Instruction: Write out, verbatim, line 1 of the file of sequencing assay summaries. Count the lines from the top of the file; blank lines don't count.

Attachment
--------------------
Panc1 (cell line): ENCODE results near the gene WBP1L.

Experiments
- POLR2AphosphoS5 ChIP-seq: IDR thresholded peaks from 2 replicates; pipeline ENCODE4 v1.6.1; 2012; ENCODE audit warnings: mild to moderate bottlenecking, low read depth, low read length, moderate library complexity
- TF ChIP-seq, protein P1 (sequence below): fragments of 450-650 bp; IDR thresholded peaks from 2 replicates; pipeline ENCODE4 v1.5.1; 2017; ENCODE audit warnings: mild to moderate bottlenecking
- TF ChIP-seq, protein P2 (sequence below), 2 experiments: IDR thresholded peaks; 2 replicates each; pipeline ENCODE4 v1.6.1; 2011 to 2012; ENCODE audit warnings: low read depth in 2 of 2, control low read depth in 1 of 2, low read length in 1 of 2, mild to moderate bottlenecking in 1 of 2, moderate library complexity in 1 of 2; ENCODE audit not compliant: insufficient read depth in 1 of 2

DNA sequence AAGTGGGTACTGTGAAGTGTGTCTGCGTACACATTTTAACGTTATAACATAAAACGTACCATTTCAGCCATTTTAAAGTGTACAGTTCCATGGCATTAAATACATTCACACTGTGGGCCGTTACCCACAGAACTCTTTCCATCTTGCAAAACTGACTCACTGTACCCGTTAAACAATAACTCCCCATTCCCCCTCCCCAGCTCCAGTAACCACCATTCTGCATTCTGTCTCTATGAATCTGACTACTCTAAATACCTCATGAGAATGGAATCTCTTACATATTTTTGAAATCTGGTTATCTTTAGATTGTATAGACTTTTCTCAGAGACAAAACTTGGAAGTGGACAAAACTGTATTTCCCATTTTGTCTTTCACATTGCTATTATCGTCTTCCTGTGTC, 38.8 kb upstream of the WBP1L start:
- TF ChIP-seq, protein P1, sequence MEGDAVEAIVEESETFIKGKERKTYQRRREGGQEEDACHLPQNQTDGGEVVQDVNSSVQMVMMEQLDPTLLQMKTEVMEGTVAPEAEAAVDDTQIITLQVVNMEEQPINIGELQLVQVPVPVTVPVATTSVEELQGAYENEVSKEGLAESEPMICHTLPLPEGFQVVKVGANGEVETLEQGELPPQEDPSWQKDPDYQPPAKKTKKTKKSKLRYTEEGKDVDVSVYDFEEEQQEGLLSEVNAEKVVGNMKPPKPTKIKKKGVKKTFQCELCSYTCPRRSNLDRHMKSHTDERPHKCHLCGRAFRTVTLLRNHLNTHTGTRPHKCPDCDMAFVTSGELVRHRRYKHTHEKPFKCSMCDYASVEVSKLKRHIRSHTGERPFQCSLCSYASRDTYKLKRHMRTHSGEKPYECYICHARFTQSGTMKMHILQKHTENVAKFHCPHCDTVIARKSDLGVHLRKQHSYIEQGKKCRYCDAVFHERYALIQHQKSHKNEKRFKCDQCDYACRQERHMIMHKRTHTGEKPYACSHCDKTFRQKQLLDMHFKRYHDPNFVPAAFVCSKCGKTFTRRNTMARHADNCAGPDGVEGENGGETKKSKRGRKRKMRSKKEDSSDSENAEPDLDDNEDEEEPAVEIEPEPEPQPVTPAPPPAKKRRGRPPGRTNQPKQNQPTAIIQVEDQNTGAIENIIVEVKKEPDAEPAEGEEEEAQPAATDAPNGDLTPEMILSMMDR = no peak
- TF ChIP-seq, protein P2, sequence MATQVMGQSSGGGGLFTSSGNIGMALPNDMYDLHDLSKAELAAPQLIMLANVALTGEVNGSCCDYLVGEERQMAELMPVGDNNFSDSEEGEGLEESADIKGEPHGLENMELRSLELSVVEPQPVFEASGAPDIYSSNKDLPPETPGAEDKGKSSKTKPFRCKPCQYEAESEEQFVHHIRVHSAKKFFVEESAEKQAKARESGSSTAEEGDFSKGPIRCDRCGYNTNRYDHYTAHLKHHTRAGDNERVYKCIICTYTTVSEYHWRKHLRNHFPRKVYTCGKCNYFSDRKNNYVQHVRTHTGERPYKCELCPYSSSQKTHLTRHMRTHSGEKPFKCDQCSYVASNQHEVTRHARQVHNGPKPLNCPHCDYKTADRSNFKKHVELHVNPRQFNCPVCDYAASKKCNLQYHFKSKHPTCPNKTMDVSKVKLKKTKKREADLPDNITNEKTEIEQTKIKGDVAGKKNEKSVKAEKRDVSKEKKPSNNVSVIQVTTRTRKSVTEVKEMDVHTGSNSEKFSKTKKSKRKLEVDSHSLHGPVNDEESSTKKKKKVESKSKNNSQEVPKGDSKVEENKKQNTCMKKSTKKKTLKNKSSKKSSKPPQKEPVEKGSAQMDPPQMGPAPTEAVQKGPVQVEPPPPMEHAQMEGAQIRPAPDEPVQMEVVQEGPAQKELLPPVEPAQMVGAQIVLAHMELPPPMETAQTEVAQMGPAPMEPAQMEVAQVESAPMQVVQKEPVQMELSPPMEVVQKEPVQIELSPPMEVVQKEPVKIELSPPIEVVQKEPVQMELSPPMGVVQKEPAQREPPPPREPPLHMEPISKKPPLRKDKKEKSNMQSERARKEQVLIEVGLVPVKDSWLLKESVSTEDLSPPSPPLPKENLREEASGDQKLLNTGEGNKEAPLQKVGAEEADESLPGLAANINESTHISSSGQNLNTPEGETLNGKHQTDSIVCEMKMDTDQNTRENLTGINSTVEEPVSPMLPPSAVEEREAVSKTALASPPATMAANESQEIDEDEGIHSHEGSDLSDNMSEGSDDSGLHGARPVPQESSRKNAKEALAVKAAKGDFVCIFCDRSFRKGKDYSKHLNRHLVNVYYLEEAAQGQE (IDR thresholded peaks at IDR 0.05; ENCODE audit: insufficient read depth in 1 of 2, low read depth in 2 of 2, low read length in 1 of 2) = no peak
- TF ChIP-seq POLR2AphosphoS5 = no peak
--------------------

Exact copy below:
Panc1 (cell line): ENCODE results near the gene WBP1L.